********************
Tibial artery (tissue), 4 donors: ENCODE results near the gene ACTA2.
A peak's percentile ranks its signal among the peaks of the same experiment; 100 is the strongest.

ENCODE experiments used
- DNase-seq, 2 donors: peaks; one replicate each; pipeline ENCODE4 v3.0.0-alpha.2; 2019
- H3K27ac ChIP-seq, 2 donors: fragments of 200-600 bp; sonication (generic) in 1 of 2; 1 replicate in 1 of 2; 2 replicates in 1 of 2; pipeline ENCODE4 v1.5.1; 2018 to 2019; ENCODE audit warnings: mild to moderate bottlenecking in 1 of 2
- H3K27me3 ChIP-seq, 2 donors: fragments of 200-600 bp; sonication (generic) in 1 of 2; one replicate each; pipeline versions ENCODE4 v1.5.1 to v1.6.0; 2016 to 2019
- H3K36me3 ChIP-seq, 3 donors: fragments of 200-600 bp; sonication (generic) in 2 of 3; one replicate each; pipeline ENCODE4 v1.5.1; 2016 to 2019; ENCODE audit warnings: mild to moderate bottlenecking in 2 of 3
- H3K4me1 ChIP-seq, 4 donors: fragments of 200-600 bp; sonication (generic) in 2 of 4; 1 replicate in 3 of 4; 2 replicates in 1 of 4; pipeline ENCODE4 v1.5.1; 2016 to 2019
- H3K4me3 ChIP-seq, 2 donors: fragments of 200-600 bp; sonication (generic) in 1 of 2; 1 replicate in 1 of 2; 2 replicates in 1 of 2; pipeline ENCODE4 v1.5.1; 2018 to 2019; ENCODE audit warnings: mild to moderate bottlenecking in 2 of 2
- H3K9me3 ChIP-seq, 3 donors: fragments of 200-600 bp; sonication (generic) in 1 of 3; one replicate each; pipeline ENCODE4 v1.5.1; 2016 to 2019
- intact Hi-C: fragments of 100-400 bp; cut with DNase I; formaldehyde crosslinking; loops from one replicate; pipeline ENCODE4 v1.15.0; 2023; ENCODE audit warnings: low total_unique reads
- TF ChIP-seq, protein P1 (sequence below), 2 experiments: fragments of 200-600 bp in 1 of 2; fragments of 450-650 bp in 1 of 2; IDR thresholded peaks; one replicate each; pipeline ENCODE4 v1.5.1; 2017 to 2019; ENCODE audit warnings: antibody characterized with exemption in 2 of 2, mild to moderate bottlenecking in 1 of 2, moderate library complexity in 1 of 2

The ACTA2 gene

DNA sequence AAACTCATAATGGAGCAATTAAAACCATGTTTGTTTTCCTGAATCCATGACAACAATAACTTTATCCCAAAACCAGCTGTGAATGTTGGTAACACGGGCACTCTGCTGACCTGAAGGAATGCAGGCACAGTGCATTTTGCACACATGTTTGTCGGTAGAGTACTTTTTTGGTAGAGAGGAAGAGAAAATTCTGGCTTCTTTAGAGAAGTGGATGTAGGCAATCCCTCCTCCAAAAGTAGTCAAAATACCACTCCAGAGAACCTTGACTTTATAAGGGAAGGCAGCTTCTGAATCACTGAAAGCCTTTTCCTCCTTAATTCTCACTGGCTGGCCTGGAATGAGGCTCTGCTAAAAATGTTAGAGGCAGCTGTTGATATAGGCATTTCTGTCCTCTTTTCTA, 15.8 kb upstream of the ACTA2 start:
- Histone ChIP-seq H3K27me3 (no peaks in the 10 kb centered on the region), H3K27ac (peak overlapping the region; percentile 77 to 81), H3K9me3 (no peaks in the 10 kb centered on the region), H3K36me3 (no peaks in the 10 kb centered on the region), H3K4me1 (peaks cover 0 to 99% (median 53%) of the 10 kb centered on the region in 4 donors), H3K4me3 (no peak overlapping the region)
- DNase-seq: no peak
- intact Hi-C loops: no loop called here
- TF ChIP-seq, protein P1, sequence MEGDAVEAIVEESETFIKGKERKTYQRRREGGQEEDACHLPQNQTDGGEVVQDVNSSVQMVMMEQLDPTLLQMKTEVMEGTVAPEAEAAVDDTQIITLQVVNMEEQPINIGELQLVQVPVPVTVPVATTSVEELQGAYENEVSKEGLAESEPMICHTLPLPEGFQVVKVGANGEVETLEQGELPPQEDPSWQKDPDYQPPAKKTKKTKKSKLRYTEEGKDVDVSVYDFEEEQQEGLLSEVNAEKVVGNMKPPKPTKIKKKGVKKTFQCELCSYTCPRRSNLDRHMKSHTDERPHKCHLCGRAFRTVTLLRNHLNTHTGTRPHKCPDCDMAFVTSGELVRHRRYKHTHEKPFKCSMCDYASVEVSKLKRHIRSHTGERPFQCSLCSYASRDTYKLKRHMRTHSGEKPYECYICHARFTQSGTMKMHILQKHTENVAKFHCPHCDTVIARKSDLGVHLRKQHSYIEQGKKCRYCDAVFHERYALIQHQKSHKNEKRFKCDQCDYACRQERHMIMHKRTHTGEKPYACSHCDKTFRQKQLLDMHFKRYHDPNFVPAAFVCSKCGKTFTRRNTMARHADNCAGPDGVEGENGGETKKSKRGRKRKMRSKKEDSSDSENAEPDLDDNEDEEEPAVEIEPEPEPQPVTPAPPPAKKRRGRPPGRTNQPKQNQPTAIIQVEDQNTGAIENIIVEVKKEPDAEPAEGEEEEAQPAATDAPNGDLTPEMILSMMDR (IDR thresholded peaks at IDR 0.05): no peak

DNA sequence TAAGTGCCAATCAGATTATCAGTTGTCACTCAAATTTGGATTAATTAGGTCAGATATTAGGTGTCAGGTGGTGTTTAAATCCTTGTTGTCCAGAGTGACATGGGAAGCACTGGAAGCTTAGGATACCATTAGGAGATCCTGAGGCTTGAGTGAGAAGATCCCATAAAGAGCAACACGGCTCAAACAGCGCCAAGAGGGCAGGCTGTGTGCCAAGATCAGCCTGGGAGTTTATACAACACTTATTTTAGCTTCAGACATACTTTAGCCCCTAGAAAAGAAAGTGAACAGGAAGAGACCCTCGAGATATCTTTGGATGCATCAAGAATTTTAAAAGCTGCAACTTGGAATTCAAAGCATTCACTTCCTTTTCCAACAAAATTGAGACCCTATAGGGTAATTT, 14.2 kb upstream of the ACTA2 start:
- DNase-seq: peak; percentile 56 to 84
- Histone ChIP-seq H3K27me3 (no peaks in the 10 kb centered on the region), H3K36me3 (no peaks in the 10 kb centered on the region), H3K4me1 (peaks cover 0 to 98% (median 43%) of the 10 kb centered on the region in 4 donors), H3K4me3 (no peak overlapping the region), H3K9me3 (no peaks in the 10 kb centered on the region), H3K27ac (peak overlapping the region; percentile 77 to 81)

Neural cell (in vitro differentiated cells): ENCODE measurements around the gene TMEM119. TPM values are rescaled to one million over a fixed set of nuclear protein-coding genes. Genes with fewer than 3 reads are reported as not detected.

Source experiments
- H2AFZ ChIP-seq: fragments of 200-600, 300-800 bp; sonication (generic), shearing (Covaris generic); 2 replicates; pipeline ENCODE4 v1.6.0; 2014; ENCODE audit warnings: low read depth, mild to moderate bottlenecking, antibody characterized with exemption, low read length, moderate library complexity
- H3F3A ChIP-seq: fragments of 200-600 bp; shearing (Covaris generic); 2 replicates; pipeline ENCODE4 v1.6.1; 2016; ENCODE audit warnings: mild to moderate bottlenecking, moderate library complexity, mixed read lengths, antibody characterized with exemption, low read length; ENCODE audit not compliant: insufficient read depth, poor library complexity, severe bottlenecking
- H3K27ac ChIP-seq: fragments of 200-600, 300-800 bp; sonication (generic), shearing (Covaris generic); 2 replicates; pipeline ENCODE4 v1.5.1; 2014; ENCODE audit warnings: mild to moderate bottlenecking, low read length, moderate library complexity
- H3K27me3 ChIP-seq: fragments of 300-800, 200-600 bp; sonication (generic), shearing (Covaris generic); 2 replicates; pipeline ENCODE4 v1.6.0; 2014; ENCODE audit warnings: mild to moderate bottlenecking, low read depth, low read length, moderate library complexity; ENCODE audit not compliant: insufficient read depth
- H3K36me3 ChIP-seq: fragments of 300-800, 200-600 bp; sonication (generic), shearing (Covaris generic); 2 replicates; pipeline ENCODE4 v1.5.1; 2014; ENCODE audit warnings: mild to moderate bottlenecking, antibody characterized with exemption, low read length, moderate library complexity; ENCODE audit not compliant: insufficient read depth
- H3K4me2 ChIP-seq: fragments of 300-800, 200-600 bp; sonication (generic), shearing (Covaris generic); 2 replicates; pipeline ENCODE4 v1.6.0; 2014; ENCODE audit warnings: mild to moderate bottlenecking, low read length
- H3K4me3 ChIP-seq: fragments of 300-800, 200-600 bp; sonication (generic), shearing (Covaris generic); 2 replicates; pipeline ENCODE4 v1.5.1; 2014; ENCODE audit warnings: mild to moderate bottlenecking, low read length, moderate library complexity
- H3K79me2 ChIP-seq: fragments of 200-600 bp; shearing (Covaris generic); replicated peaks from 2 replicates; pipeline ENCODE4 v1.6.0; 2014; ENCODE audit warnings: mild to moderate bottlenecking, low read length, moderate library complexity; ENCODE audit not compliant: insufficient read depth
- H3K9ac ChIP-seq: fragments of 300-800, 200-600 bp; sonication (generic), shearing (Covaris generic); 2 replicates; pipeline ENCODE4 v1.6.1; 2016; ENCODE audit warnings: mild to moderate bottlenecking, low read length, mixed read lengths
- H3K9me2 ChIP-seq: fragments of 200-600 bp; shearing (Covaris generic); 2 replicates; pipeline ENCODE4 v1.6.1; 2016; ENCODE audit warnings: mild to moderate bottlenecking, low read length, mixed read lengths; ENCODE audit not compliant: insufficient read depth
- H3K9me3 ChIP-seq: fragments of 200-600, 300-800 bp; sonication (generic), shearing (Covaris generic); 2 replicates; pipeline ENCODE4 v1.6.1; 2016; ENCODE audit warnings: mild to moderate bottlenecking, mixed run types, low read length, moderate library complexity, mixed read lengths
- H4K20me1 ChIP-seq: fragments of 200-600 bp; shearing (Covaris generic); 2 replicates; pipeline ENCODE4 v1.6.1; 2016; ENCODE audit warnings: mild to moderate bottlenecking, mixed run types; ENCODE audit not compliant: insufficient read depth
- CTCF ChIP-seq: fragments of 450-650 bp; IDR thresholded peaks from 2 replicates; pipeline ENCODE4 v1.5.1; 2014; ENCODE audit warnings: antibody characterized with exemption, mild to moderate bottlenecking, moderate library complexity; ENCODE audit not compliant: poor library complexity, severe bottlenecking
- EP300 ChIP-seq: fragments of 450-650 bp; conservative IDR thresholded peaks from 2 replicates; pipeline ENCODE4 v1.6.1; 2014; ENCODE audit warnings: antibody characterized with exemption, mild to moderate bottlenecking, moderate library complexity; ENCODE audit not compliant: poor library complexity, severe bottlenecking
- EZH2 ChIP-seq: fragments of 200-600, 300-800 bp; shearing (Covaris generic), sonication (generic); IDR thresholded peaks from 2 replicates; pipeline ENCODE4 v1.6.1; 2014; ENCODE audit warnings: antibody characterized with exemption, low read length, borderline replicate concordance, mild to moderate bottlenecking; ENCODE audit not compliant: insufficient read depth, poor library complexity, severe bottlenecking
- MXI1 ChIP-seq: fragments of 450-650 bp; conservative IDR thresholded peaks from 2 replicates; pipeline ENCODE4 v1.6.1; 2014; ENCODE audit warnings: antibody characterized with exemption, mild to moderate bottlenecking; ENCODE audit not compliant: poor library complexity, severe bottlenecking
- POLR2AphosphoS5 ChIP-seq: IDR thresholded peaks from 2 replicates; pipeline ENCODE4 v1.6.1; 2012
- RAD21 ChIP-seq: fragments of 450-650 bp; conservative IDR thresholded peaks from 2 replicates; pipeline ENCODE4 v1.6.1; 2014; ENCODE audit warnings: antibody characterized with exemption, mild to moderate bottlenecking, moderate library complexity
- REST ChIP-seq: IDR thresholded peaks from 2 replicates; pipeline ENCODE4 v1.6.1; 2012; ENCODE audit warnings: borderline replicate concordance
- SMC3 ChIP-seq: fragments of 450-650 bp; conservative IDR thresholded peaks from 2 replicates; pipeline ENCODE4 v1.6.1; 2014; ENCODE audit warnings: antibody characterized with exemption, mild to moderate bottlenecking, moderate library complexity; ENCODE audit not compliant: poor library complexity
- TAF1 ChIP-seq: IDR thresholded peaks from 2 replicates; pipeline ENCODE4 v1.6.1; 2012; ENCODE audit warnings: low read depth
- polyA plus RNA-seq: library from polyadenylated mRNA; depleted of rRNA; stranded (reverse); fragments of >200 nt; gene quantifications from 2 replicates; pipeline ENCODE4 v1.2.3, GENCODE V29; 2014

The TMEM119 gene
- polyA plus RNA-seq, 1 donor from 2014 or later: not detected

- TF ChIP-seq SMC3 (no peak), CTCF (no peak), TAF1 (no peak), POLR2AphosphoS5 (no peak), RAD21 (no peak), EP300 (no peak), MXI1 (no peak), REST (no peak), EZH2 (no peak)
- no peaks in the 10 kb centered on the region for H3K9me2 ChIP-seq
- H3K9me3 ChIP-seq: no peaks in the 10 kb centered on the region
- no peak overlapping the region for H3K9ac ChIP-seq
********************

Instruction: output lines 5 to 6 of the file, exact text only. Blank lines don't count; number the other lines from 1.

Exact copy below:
- H3K27ac ChIP-seq, 2 donors: fragments of 200-600 bp; sonication (generic) in 1 of 2; 1 replicate in 1 of 2; 2 replicates in 1 of 2; pipeline ENCODE4 v1.5.1; 2018 to 2019; ENCODE audit warnings: mild to moderate bottlenecking in 1 of 2
- H3K27me3 ChIP-seq, 2 donors: fragments of 200-600 bp; sonication (generic) in 1 of 2; one replicate each; pipeline versions ENCODE4 v1.5.1 to v1.6.0; 2016 to 2019